{[ promptMessage ]}

Bookmark it

{[ promptMessage ]}

Lecture_2_Cell_Division

Lecture_2_Cell_Division - BIO 108 2008 Day 1 Lecture 2...

Info icon This preview shows pages 1–3. Sign up to view the full content.

View Full Document Right Arrow Icon
1 BIO 108 2008 Day 1, Lecture 2, Title: Cell Division. Text Readings: Campbell et al. (2005) Chapter 12. Topics to cover: Eukaryotic Cell Cycle Ploidy and Chromosome Issues Cell Cycle Controls Mitosis Cytokinesis Cell Division Variants Prokaryotic Binary Fission Principle of Segregation Eukaryotic Cell Cycle Warning: deceptive, everyone thinks they know cell division and mitosis... Cell cycle Note Replication differs from Reproduction Replication is molecular, makes new molecules not new individuals Reproduction is cellular/organismal; makes new cells and perhaps new individuals cell division is often needed for organism growth Fig. 12.5, cell cycle M phase, has two parts: period of cell division, might be mitosis or meiosis mitosis just separation of genetic material into two nuclei cytokinesis separation of the cytosol and the two nuclei this is when reproduction may occur, sexual or asexual (Many people when they refer to "mitosis" really mean M phase as they include cytokinesis in their thinking...) G1 and G2 "gaps" periods of growth, and organellar production During G2 the centrosomes, with any centrioles, are replicated. S time of most nuclear DNA replication so get sister chromatids in each chromosomes this way Note DNA in organelles can replicate here and at other times... Ploidy and Chromosome Issues Changes in chromosome structure over cell cycle Fig. 19.2, chromosome structure and condensation chromatin is protein and DNA, note changes in condensation across cell cycle Fig. 12.4, chromosome SEM and sister chromatids (note: it does not duplicate while condensed) Have to have double chromatid chromosome at start of normal M-phase note centromere, chromatids, DNAs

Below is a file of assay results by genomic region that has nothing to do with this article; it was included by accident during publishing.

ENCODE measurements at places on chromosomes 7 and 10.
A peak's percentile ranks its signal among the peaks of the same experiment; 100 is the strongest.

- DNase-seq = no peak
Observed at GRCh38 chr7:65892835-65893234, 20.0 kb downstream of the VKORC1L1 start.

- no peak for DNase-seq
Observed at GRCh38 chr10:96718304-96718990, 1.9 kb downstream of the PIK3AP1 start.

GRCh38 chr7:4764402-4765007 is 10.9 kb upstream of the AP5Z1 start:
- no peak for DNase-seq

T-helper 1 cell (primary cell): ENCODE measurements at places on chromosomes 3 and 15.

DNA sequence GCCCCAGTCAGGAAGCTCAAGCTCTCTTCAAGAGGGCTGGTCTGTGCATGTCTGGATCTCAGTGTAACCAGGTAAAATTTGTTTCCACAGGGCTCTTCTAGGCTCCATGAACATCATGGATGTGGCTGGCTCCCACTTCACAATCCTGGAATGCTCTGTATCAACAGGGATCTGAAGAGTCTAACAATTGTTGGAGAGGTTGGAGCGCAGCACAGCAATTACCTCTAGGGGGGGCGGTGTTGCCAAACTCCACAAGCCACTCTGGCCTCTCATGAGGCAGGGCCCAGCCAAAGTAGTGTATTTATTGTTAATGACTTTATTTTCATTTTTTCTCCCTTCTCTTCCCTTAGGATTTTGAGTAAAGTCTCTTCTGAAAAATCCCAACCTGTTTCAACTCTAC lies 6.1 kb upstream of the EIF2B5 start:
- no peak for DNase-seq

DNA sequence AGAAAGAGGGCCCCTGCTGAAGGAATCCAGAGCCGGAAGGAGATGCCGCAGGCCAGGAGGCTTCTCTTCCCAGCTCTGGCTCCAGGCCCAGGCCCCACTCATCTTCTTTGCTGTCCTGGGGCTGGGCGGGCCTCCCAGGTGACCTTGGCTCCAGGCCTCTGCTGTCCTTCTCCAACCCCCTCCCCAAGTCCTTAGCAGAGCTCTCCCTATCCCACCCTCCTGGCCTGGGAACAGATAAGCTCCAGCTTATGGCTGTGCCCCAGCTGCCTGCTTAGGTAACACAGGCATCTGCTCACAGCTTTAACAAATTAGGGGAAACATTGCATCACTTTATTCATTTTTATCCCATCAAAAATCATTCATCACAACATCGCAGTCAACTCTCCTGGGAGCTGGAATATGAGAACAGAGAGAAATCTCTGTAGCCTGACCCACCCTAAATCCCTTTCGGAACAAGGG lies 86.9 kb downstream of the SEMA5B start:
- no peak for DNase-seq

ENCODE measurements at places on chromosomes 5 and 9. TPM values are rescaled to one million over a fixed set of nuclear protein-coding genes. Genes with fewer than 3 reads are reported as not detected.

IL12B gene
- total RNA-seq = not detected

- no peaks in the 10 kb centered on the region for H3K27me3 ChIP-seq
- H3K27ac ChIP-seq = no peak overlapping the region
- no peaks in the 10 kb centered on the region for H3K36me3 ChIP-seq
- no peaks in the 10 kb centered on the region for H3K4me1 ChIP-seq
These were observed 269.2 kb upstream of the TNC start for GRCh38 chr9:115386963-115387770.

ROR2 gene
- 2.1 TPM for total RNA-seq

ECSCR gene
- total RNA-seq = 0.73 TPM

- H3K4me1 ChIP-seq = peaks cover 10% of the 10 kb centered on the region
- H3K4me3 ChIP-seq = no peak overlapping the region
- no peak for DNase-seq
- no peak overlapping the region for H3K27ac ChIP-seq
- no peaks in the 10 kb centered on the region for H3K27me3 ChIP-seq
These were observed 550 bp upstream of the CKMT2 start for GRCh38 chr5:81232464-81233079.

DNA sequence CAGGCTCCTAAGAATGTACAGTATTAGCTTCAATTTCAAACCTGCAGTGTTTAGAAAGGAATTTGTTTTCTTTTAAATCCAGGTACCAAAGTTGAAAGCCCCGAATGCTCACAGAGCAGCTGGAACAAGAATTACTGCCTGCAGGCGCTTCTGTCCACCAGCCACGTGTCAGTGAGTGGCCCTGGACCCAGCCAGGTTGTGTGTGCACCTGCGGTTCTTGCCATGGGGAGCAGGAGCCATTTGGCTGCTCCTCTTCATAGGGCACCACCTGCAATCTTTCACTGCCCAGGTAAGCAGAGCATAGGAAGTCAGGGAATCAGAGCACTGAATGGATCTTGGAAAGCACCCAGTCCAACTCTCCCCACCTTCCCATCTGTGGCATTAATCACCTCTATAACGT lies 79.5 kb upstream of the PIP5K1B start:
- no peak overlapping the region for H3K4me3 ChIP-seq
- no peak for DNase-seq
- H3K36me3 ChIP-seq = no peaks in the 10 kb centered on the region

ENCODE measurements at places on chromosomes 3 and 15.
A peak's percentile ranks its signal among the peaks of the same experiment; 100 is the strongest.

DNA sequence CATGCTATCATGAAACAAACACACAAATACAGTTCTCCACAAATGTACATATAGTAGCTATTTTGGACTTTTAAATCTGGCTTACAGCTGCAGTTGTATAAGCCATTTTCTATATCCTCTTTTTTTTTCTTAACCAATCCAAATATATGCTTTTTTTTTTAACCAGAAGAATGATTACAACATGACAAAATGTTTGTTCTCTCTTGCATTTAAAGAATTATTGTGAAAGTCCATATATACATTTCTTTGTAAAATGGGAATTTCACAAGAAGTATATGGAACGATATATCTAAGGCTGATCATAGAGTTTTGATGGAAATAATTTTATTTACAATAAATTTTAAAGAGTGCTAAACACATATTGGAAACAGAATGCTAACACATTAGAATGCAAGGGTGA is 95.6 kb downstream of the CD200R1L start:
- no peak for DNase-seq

Image of page 1

Info icon This preview has intentionally blurred sections. Sign up to view the full version.

View Full Document Right Arrow Icon
2 Normally have single chromatid chromosome at end of cell division consider of number of DNA molecules, one dsDNA per chromatid DNA replication during S phase is then done to get ready again for cell division Note: Mitosis can be done by a haploid or by a diploid cell (Ask students to work through example diploid or haploid cell mitosis) Confusing doubles, note the hierarchy of level of organization over which they occur: double-stranded DNA molecular level Double-chromatid chromosome multi-molecular Homologous pair two similar chromosomes Diploid (2N) two sets of the genome Draw out on board chromosome, haploid/diploid states Show changes with: Mitosis vs. meiosis double vs. single chromatid chromosomes DNA replication meiosis fertilization Cell Cycle Controls Need to slow/halt cell cycle to replicate molecules or make more organelles, repair damaged DNA sections... wait for external signals to trigger entry into M phase, etc... One system of control involves proteins called cyclins, many types of these exist Fig. 12.16, cell cycle controls, cyclins Across cell cycle, note changes in concentrations of cyclin cyclin-dependent kinase Fig. 12.13, cell fusion experiment fuse to form M-phase promoting factor (MPF) if inject MPF into a cell can induce M phase errors in cell cycle controls are associated with cancers Mitosis Note that this is just one part of M-phase.
Image of page 2
Image of page 3
This is the end of the preview. Sign up to access the rest of the document.

{[ snackBarMessage ]}

What students are saying

  • Left Quote Icon

    As a current student on this bumpy collegiate pathway, I stumbled upon Course Hero, where I can find study resources for nearly all my courses, get online help from tutors 24/7, and even share my old projects, papers, and lecture notes with other students.

    Student Picture

    Kiran Temple University Fox School of Business ‘17, Course Hero Intern

  • Left Quote Icon

    I cannot even describe how much Course Hero helped me this summer. It’s truly become something I can always rely on and help me. In the end, I was not only able to survive summer classes, but I was able to thrive thanks to Course Hero.

    Student Picture

    Dana University of Pennsylvania ‘17, Course Hero Intern

  • Left Quote Icon

    The ability to access any university’s resources through Course Hero proved invaluable in my case. I was behind on Tulane coursework and actually used UCLA’s materials to help me move forward and get everything together on time.

    Student Picture

    Jill Tulane University ‘16, Course Hero Intern